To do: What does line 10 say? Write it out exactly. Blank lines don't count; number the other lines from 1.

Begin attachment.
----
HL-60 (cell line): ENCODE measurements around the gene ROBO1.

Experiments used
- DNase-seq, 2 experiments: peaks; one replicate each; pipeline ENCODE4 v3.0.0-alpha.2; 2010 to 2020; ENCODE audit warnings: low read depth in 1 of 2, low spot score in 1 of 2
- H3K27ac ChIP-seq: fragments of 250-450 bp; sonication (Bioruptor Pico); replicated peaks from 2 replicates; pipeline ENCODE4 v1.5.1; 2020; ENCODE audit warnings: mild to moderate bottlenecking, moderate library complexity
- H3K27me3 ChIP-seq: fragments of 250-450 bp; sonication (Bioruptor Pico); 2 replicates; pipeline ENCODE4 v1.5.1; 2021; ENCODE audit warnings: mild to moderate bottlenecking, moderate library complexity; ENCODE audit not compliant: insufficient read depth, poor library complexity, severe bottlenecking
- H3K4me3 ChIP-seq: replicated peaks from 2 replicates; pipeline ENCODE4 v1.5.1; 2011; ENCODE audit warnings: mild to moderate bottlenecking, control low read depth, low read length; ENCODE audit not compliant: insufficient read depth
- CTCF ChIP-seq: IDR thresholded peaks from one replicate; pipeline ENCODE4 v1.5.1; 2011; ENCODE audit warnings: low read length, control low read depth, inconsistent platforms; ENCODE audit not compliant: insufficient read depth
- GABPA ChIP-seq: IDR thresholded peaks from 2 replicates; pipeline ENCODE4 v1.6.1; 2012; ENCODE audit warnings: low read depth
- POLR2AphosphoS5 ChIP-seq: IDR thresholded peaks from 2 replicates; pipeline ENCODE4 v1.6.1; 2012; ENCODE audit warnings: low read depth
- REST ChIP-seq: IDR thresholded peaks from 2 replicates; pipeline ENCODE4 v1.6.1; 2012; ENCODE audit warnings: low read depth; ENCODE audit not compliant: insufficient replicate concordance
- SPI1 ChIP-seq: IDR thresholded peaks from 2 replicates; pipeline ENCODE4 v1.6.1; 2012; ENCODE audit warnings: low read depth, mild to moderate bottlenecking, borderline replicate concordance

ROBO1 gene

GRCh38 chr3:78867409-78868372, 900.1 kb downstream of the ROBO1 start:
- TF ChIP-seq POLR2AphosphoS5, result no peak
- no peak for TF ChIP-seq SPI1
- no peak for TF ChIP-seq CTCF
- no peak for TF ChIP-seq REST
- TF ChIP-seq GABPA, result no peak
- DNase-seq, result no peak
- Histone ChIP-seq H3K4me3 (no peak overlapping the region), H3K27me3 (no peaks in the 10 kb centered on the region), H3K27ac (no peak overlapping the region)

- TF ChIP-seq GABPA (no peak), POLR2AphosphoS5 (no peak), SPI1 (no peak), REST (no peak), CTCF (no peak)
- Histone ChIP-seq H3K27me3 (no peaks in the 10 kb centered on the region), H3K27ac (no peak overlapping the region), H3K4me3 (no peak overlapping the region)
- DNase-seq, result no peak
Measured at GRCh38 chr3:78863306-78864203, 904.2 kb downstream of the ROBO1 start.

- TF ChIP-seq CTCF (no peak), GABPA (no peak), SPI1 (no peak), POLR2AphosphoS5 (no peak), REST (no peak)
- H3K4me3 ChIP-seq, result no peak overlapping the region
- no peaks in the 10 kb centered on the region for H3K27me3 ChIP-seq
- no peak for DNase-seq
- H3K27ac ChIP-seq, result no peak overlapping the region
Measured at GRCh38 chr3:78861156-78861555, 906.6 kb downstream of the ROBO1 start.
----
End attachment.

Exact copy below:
- REST ChIP-seq: IDR thresholded peaks from 2 replicates; pipeline ENCODE4 v1.6.1; 2012; ENCODE audit warnings: low read depth; ENCODE audit not compliant: insufficient replicate concordance